Photo: white-throated dipper: found in hilly locations across the UK including Wales, Ireland, Cornwall, Scotland and the Lake District
Dippers don’t merely dip, they plunge, walk and even fly under water. Bill Naylor guides us around the life of this most characterful of British songbirds, which demands special conditions if kept in captivity
DIPPERS are the only aquatic passerines and our resident representative in Britain is the white-throated (Cinclus cinclus).
The name dipper, from its habit of bobbing up and down, didn’t appear in print until the 18th century and until then it was more commonly known as the water ouzel (ouzel being the Shakespearian name for blackbird).
It was also called water blackbird or even by the blackbird’s other name (celebrated in The Twelve Days of Christmas) of “colly” bird, meaning as dark as coal, even though the dipper isn’t at all. It is sometimes, more understandably, called water thrush: once classified with the thrushes, they are still considered to be closely related. But while dipper fledglings and juveniles are similar to those of thrush, the dumpy adult bird is more the shape of a wren at twice the size and with a similar song and nest.
Replicating wild habitat
Our native species is only found where there are swift-flowing, unpolluted streams or rivers with gravel bottoms that are well oxygenated, ensuring a supply of aquatic invertebrates. It needs a hilly location and, as expected, this means the species is common in Wales, Cornwall, the Lake District, Scotland and Ireland. You’ll never see this bird in the wild in flat, polluted regions.
An aviary for captive-bred birds will need to provide fast-moving circulating water that contains submerged gravel and half-submerged stones. Dippers are strong flyers, so a flight should be a minimum of 3m (10ft) long, with adequate foliage for shade.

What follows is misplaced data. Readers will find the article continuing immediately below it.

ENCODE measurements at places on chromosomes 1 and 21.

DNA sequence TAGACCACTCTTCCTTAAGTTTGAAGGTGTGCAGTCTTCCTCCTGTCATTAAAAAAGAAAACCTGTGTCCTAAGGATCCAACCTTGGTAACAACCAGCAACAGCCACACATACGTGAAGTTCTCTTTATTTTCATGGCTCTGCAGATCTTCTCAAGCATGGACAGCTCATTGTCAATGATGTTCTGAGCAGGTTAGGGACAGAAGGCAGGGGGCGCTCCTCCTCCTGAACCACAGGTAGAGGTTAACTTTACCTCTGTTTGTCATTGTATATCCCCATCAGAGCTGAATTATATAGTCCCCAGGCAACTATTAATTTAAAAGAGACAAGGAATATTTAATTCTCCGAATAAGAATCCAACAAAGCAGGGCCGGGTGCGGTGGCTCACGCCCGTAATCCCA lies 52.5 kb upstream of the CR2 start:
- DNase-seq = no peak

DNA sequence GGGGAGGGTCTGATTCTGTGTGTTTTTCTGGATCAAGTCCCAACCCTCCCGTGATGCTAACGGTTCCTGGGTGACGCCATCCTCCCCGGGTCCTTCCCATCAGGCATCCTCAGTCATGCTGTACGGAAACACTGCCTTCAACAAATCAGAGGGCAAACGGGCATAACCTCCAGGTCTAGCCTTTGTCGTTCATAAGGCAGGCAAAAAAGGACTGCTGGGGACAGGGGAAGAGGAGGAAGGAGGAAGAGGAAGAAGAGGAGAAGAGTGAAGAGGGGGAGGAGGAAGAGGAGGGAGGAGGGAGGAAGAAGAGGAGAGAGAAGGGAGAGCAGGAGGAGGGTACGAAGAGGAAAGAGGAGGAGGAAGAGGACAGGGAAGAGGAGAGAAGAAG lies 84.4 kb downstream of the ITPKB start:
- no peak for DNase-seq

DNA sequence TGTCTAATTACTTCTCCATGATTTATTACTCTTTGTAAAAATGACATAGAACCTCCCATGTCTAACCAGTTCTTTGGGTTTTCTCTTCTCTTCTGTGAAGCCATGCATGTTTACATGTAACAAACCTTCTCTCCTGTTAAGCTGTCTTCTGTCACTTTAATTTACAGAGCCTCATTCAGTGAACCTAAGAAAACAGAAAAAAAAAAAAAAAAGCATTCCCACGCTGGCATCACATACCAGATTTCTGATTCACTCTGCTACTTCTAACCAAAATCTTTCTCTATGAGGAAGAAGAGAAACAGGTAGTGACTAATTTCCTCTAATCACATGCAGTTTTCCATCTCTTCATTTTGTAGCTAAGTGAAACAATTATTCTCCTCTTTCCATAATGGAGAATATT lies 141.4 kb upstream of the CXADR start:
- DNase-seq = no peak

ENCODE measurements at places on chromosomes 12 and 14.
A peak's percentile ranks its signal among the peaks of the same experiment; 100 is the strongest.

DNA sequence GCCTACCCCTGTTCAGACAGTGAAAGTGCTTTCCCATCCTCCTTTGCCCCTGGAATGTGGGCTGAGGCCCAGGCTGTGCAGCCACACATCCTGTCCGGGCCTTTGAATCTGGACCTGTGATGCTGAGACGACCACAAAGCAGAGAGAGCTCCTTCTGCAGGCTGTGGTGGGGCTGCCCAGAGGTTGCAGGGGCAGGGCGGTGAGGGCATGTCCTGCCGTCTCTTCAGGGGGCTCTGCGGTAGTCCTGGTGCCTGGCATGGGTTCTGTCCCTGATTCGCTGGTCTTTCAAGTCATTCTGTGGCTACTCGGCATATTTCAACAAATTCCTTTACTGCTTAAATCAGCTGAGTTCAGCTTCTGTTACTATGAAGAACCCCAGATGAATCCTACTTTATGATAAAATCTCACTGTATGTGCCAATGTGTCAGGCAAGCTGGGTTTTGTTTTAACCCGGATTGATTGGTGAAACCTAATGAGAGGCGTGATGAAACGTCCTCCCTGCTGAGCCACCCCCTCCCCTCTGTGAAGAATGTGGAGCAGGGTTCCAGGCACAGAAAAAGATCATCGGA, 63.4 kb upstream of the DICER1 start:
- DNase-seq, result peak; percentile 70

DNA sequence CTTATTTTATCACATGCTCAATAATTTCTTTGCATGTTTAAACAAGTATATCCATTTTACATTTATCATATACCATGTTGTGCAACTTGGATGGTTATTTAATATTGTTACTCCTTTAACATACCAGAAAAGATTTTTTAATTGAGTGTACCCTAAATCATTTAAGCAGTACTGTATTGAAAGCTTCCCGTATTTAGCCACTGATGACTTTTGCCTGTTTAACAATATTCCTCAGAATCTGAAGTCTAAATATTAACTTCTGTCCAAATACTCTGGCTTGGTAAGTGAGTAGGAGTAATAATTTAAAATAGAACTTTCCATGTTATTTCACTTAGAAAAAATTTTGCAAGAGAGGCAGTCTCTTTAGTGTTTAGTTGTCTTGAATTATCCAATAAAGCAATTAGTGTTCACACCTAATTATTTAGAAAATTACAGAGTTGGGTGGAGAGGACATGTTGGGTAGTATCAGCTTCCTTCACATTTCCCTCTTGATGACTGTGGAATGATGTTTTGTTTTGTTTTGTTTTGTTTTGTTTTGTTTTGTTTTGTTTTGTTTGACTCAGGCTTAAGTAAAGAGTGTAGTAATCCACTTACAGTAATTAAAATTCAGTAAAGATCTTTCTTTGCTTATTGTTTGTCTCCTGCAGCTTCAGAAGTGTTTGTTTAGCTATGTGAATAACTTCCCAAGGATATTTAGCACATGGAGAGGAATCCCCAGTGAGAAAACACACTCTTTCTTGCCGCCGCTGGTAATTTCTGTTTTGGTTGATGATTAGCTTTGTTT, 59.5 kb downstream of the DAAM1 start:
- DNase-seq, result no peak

The white-throated is brownish-black with a chestnut-brown head. The eyelids are covered with white feathers that produce a white flash as the bird blinks, which it does often. This is frequently accompanied by the cocking of tail and the obligatory dip.
This species has a wide distribution, with numerous subspecies found through Europe and Asia, varying slightly in plumage coloration. The British subspecies (C. c. gularis) has a distinctive large chestnut band below the white chest and there are also rare visits in the wild from another European subspecies.
In all dipper species, the sexes are identical, but males are larger and the plumage of both sexes darken with age. The dipper is well adapted to its habitat of fast-moving water. A thick nictitating membrane protects the eye and the lens is designed to compensate for the distortion of objects in water. Slit nostrils with flaps ensure watertight protection. Its blood also has a high haemoglobin content, which means it carries more oxygen than the blood of land birds, assisting it when submerged.
Over and under the water
As with cormorants and other water birds, dippers have an abundance of contour feathers and an extremely large preen gland. Handlers note dippers are often covered in fleas; the parasites living on the surface of the feathers to avoid the bird’s dense plumage. Dippers require this waterproofing and insulation when they dive into chilled water.
Frank Meaden believed the plumage of his dippers was inferior to wild ones. With their food provided for them, he reckoned, captive birds didn’t need to submerge as much – and consequently didn’t preen and maintain their soft dense plumage as much, either – as they would have in the wild.